From her book Facing East:

"A kaleidoscope of images flashes through my mind. The textures, the scents, the music of the liturgy, a continuous song of worship that lifts me every week. The Great Fast of Lent, a discipline far more demanding than I’d ever faced in my Christian walk. Kneeling on Holy and Great Thursday and listening to the hammer blows resound as my husband nailed the icon of Jesus’ corpus to the cross; seeing my daughter’s shoulders shake with sobbing. Easter morning giddiness and champagne at sunrise."

I thought this was quite interesting in terms of the CSR debate over what role doctrine plays in Christianity. I don't know much about Eastern Orthodoxy- maybe I should go look up some stuff.

Monday, 30 March 2009

Slumdog Millionaire

As always with films, I'm a bit late to the party, but I can highly recommend Slumdog Millionaire. I know virtually nothing about actual Indian slums, but it at least feels like it strikes a very good balance between sanitising poverty and dehumanising the protagonists. It's also one of those films I love because it feels like every shot is crammed with fascinating bits of setting detail (Apocalypto is still the best example I've seen of this, but Slumdog does pretty well and arguably edges ahead on the versimilitude front, due to being filmed on location rather than in constructed sets).

Johnathan Foreman has an interesting article on it in Standpoint magazine. I was especially intrigued by this:

"Krishna and his British partner at Reality Tours run a school in Dharavi. He told me that the children liked Slumdog Millionaire - they saw the Hindi version - but hated the name "slumdog", as do slumdweller organisations. This is understandable. The term was invented by the screenwriter, Simon Beaufoy, who seems to have ignorantly assumed that it would be believable as a derogatory but semi-affectionate nickname for young slumdwellers. But even "slumrat" might have been less offensive. You won't ever hear the word "dog" used affectionately in India. Unlike monkeys, elephants and of course cows, dogs have no religious significance and are disliked by both Muslims and Hindus. There are stray dogs everywhere you look in most Indian cities; though rarely dangerous, they are feared and persecuted. In 2007 the city of Bangalore sponsored the mass killing of tens of thousands of them."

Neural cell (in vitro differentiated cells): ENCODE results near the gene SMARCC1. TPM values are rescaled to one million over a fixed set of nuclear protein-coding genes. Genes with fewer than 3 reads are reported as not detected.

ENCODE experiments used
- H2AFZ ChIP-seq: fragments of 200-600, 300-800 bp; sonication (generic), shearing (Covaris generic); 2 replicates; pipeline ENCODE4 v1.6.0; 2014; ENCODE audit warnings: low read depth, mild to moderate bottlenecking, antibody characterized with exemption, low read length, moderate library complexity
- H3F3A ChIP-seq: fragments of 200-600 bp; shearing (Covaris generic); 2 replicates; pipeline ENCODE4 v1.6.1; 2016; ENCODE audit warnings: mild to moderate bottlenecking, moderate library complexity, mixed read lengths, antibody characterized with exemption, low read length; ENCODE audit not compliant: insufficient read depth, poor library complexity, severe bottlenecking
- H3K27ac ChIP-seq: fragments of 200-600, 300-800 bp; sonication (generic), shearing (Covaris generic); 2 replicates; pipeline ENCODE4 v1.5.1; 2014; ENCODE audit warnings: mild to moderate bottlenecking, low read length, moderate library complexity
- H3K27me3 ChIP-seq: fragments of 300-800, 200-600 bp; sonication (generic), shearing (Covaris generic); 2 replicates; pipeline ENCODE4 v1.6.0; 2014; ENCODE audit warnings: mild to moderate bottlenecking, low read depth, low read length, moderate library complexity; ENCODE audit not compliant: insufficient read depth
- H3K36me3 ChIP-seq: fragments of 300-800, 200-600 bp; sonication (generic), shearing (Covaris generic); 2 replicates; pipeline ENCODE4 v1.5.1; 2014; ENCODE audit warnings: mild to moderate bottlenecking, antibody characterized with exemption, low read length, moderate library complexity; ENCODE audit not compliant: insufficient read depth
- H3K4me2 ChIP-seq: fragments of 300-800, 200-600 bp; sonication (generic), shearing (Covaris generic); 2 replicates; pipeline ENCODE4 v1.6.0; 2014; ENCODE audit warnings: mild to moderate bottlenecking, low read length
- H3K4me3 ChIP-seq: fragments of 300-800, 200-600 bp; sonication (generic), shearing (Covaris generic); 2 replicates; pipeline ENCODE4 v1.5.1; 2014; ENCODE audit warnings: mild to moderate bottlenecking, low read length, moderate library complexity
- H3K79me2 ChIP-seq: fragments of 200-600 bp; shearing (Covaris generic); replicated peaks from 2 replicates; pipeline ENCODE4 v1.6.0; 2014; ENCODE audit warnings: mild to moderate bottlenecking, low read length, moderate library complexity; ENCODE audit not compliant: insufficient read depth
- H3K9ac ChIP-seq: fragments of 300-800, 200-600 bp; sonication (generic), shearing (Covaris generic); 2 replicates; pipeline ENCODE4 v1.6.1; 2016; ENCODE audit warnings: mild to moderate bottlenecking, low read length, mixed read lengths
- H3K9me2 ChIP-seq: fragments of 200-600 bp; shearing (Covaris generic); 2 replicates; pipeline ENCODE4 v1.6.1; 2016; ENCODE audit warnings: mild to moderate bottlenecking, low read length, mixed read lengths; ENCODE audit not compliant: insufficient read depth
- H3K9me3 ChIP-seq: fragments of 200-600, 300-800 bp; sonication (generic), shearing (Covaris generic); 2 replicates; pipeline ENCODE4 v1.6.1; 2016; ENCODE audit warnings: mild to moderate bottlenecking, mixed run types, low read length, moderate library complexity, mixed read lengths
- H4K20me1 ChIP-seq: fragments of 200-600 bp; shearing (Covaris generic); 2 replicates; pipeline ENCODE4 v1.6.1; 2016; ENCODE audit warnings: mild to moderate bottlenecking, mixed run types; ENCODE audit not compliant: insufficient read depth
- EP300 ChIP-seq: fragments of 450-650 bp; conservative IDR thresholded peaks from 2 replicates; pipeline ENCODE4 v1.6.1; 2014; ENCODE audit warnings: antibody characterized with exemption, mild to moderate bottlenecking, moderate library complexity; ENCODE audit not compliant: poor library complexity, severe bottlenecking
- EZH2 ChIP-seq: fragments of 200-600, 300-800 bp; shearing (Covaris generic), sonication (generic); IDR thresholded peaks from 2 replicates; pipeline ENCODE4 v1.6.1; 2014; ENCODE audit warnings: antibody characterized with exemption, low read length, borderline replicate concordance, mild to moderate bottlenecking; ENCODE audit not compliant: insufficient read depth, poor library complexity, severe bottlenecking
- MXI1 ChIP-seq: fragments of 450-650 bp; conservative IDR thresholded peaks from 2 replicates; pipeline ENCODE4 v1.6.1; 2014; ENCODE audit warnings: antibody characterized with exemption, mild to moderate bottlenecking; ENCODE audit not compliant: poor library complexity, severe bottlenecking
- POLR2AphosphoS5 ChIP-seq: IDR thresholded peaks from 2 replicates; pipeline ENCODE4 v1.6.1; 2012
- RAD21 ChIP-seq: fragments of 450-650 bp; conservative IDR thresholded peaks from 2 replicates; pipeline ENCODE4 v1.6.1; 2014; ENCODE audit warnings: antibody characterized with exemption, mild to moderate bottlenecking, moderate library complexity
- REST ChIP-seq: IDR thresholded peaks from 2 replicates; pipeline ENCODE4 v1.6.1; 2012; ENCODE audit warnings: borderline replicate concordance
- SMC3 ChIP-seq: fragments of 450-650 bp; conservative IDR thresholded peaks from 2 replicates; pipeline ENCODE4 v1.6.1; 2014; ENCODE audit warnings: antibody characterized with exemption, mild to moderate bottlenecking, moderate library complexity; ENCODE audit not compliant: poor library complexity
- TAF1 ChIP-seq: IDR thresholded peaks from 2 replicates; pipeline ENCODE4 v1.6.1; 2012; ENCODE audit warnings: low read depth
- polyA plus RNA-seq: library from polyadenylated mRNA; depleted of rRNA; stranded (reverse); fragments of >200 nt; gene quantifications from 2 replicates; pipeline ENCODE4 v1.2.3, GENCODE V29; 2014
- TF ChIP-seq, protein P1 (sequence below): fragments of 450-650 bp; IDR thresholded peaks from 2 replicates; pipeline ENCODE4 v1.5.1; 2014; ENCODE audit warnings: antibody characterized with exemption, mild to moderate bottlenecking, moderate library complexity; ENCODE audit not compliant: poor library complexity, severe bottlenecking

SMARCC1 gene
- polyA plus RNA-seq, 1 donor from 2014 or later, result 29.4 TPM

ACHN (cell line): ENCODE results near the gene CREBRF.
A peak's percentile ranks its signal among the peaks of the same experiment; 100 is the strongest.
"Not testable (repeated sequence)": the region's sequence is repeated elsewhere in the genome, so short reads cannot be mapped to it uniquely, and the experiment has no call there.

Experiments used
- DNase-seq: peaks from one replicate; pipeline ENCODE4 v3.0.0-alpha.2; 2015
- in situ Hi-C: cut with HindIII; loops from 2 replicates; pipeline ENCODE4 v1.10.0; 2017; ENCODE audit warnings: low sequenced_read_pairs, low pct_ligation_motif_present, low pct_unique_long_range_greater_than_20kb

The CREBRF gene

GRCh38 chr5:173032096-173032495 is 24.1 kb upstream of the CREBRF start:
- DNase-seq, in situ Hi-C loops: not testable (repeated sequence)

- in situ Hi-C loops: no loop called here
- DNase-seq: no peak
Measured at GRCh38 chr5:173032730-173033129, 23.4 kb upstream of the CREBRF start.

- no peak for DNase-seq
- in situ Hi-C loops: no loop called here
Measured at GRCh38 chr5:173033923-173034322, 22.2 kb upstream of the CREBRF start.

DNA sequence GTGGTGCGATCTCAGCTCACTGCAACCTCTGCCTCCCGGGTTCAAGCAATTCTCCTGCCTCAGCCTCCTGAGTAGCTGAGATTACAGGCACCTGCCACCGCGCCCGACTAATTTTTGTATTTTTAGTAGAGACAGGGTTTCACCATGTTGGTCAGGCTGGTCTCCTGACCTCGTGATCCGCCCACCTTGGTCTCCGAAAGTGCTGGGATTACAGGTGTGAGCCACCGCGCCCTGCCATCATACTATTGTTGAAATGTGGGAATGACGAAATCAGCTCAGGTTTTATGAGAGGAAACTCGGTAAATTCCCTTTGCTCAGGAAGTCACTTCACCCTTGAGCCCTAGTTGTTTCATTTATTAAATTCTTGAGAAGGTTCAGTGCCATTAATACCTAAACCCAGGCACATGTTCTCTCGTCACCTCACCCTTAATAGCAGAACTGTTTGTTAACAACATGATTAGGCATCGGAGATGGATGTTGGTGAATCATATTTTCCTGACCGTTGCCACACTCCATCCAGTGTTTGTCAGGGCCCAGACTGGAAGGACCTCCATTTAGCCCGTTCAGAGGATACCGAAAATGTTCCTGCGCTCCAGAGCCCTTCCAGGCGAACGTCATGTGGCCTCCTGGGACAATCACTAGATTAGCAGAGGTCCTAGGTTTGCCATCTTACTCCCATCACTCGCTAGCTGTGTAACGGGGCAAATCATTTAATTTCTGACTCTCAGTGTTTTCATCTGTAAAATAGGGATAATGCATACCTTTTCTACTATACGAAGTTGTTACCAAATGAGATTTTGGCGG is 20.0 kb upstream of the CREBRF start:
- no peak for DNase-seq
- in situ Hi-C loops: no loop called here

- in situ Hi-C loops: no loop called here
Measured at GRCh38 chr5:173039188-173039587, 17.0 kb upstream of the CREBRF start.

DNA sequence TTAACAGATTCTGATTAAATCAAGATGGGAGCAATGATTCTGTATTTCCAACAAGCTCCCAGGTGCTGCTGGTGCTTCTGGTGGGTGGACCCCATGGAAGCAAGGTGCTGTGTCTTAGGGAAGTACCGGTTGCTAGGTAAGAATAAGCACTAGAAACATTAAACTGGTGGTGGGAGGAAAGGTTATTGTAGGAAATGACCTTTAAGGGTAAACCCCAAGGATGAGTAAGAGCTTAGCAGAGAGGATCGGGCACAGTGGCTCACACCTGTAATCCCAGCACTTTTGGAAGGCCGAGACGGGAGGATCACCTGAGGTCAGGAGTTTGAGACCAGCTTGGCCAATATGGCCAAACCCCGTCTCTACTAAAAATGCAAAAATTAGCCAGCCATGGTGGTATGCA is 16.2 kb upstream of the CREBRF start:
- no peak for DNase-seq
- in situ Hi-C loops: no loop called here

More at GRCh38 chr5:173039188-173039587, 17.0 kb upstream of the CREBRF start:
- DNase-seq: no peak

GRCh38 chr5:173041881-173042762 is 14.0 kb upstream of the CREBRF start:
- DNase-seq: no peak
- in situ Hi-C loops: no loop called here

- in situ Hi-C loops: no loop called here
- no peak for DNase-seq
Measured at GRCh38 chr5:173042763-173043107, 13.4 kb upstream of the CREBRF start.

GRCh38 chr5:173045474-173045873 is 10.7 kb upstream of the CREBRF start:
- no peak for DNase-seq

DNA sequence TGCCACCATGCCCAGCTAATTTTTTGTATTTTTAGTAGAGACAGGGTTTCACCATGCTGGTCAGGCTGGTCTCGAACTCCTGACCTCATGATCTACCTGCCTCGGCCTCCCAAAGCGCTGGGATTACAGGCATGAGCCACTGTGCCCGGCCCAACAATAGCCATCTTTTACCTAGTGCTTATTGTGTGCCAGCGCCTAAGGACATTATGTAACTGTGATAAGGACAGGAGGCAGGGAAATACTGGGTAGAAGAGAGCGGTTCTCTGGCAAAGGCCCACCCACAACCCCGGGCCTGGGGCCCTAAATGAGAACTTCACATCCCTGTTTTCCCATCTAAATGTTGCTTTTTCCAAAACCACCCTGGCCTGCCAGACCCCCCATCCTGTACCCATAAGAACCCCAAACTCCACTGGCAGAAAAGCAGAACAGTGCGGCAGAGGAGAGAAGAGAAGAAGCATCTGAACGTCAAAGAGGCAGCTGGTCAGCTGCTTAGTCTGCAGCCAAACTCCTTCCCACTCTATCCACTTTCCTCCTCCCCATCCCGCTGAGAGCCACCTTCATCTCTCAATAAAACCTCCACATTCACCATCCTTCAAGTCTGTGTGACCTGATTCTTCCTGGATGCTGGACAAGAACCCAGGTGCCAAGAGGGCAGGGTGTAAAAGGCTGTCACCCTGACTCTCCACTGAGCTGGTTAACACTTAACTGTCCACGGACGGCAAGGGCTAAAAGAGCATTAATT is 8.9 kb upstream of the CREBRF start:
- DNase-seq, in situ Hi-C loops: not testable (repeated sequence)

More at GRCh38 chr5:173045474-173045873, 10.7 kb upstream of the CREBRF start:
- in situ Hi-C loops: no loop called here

Wikipedia elaborates:

"Tapeshwar Vishwakarma, a representative of a slum-dwellers' welfare group, filed a defamation lawsuit against the film's music composer A.R. Rahman and actor Anil Kapoor, alleging that grim depiction of slum dwellers violated their human rights. Vishwakarma's filing argued that the very title of the movie is derogatory, and he was particularly displeased that Indians associated with the film did not object to the use of word "slumdog." Nicholas Almeida, a social activist working in Mumbai, organized a protest against the film on the grounds that it intentionally exploited the poor for the purposes of profit, also arguing that the title Slumdog Millionaire is offensive, demeaning, and insulting to their dignity. The protesters were Mumbai slum dwellers who objected to the film's title and held up signs reading: "I am not a dog."